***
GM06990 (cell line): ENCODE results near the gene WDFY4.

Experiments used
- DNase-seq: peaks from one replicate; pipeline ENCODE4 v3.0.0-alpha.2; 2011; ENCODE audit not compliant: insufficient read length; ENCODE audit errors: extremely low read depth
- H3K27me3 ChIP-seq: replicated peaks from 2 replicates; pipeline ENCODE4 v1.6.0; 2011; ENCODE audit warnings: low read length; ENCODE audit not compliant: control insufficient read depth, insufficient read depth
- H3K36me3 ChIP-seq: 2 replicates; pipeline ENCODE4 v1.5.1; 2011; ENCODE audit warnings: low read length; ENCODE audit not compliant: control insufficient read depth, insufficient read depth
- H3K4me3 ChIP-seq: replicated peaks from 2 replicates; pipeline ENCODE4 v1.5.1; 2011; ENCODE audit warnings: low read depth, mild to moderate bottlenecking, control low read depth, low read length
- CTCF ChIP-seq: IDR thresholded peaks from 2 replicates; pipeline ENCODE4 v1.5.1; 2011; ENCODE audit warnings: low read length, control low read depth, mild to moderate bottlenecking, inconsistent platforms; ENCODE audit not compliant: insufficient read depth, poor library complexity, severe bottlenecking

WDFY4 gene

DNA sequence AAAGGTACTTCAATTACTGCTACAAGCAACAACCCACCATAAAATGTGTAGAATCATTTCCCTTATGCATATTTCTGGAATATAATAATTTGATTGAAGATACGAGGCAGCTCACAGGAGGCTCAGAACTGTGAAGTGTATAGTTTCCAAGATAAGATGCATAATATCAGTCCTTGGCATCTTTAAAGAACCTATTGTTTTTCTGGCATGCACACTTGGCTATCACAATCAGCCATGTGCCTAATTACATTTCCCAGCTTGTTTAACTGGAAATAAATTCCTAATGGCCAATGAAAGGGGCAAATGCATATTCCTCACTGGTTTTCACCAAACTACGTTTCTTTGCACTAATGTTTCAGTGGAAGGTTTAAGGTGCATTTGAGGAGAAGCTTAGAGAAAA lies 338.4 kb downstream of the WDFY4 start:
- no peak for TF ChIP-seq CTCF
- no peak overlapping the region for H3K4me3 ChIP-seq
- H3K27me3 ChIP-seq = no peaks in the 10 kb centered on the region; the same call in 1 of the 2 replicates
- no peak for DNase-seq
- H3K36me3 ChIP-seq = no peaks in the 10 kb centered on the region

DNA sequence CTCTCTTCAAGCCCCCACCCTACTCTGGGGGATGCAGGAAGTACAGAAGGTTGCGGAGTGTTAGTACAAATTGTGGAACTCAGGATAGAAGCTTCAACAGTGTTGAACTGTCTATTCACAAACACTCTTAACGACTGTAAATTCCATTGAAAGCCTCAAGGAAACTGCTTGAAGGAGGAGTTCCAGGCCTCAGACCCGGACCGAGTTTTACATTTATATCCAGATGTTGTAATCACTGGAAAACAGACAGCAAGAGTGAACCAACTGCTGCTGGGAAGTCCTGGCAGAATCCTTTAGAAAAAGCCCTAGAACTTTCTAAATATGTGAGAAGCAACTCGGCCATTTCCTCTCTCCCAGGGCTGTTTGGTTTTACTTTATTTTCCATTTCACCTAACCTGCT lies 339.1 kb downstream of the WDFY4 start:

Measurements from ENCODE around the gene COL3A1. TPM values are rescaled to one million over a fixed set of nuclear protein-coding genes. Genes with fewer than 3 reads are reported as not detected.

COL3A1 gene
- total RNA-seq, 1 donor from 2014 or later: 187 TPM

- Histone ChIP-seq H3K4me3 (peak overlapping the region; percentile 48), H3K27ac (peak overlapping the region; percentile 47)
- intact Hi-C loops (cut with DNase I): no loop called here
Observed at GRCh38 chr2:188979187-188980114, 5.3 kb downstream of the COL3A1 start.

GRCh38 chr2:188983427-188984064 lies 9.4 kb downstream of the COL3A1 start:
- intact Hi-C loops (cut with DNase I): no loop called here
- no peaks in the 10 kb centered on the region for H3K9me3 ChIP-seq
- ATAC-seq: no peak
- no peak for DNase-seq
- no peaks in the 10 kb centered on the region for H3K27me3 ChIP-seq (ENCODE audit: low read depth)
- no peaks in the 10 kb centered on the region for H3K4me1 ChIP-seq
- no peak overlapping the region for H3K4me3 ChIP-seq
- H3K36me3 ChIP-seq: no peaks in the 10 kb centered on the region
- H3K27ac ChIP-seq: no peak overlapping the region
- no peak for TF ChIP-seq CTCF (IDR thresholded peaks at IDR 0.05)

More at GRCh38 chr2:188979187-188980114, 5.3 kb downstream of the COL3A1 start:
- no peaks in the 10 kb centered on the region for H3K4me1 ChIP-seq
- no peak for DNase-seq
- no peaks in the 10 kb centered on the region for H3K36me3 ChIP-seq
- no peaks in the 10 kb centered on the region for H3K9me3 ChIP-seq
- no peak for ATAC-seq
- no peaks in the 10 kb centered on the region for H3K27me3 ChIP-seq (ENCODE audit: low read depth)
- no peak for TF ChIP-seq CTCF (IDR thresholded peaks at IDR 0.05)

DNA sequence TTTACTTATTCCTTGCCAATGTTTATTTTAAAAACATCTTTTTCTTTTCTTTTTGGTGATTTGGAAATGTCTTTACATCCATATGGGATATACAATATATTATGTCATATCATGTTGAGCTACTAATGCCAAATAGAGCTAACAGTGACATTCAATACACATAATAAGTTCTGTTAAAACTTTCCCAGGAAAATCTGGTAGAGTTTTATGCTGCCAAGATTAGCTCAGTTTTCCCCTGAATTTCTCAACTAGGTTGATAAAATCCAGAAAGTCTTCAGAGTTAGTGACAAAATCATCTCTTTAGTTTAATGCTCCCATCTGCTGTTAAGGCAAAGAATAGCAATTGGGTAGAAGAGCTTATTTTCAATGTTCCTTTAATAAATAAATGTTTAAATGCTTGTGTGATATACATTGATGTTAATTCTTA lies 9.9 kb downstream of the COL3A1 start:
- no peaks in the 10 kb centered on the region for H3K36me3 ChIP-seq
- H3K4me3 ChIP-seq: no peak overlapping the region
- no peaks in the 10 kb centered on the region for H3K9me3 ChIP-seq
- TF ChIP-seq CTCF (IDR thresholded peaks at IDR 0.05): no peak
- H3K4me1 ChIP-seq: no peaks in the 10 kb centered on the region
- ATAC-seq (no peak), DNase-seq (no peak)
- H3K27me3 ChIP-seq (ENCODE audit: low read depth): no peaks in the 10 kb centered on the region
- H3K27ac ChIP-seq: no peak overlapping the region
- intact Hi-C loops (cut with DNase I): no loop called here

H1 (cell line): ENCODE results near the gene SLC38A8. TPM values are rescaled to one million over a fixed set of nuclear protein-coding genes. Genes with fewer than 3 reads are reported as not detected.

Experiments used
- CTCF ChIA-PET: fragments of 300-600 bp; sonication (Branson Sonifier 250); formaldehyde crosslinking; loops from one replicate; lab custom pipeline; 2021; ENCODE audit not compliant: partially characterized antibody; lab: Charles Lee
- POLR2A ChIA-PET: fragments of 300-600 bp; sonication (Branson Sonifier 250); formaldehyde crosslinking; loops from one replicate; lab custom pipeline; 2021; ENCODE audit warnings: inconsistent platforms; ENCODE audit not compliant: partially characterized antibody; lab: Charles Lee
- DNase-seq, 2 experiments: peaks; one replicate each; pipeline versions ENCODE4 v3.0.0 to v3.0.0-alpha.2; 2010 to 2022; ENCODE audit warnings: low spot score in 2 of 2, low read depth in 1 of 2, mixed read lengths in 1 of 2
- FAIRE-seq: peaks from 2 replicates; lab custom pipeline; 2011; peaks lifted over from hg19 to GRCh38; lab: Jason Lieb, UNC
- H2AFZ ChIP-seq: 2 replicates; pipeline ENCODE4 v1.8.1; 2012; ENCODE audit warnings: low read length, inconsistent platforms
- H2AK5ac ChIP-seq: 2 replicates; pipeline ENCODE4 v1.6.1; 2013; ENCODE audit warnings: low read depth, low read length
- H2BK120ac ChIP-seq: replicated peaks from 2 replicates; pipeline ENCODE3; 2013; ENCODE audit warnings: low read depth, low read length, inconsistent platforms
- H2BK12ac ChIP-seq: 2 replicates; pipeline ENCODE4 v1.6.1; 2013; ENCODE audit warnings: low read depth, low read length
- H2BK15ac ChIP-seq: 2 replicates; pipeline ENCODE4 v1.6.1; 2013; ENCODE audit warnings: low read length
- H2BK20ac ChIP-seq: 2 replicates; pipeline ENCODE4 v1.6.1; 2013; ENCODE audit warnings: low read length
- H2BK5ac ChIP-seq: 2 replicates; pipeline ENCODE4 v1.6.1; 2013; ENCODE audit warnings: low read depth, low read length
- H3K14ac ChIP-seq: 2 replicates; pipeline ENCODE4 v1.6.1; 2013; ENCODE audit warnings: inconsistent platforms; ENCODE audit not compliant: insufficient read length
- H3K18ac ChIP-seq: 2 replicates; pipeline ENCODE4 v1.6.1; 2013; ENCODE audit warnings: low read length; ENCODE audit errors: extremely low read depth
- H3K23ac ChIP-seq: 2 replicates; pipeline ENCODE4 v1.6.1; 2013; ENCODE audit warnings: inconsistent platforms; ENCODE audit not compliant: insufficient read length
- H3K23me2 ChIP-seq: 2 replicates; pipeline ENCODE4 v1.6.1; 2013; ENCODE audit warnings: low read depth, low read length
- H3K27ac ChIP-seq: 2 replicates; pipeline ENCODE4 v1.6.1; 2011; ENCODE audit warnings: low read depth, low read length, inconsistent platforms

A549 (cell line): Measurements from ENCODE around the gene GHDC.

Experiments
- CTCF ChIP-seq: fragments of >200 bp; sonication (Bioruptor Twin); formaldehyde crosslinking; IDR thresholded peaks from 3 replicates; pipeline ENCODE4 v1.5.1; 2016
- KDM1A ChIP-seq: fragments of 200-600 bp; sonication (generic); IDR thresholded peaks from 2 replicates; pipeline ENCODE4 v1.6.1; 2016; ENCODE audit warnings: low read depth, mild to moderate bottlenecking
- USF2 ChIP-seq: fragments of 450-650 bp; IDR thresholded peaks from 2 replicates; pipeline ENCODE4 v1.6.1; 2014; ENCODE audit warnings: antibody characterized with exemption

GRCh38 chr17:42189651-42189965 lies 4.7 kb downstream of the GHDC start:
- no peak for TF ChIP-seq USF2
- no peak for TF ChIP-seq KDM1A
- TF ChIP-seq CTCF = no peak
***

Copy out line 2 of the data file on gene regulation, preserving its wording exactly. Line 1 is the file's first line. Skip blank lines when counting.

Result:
Experiments used